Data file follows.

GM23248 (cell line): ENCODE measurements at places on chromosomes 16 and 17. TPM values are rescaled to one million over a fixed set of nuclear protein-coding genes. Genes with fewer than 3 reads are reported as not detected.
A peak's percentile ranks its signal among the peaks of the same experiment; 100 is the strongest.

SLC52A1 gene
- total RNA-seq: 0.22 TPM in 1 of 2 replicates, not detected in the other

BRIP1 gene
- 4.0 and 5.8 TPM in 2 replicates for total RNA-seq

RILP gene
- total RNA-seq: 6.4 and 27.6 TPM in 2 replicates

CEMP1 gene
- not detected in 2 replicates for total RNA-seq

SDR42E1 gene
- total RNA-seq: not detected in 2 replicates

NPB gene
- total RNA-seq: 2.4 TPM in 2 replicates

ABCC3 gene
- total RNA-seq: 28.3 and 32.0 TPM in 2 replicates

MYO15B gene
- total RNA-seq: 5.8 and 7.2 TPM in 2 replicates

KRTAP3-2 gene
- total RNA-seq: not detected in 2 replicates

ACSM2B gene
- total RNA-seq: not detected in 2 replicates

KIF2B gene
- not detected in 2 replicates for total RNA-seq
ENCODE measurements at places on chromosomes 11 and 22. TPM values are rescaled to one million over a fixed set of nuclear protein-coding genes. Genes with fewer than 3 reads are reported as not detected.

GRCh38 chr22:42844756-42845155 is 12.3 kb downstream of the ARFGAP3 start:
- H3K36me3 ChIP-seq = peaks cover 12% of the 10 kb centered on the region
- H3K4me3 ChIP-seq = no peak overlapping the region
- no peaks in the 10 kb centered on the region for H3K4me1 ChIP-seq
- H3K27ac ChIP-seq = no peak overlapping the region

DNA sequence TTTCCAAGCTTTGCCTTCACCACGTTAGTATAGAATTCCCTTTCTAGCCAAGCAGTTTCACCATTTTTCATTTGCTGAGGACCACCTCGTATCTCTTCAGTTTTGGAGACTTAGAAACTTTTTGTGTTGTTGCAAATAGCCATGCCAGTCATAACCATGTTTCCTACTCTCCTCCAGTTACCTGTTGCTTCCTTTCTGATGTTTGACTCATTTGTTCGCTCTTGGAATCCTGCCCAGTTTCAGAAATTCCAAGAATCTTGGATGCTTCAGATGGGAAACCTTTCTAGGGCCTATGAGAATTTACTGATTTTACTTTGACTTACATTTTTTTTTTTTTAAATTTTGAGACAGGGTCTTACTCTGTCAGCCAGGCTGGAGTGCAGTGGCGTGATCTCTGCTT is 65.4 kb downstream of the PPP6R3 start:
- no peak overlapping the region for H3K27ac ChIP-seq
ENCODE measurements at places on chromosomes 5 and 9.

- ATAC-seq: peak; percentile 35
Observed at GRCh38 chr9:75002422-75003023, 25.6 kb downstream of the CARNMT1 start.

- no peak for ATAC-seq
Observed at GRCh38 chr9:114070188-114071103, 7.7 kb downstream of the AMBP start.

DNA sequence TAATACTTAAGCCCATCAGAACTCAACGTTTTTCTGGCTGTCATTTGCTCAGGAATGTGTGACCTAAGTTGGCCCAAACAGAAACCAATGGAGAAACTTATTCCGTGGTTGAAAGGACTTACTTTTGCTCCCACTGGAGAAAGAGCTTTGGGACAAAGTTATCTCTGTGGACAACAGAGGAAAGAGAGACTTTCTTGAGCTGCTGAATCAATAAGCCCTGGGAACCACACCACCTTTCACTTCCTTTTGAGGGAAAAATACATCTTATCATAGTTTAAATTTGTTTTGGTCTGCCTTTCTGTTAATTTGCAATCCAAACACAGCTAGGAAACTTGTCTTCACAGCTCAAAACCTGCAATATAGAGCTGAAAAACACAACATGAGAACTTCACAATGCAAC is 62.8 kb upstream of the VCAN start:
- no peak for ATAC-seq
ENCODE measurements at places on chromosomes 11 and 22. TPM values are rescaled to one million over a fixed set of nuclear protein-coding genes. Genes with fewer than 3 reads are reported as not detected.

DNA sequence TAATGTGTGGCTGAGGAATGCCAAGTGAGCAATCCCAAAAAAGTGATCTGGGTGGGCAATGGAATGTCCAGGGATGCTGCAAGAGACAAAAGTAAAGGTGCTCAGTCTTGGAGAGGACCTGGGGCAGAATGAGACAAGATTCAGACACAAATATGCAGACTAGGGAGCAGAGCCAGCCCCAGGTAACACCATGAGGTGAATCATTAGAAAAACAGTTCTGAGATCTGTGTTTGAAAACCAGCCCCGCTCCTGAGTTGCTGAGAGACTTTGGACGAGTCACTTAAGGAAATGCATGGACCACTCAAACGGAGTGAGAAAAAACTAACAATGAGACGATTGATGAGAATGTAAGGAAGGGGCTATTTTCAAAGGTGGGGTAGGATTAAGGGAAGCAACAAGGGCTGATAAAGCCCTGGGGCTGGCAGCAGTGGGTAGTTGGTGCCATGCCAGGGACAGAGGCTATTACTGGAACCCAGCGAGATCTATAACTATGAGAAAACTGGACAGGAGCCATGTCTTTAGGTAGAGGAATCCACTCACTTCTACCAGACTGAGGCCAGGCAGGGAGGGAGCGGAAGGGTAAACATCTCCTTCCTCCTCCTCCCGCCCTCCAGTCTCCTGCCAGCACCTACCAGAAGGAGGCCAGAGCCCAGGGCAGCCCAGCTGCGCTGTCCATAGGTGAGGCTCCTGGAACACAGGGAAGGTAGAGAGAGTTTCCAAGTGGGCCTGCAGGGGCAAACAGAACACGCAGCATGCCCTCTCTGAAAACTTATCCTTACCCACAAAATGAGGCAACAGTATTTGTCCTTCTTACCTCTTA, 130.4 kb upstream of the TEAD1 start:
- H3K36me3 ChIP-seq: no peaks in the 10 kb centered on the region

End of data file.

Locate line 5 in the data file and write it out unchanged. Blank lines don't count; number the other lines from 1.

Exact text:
BRIP1 gene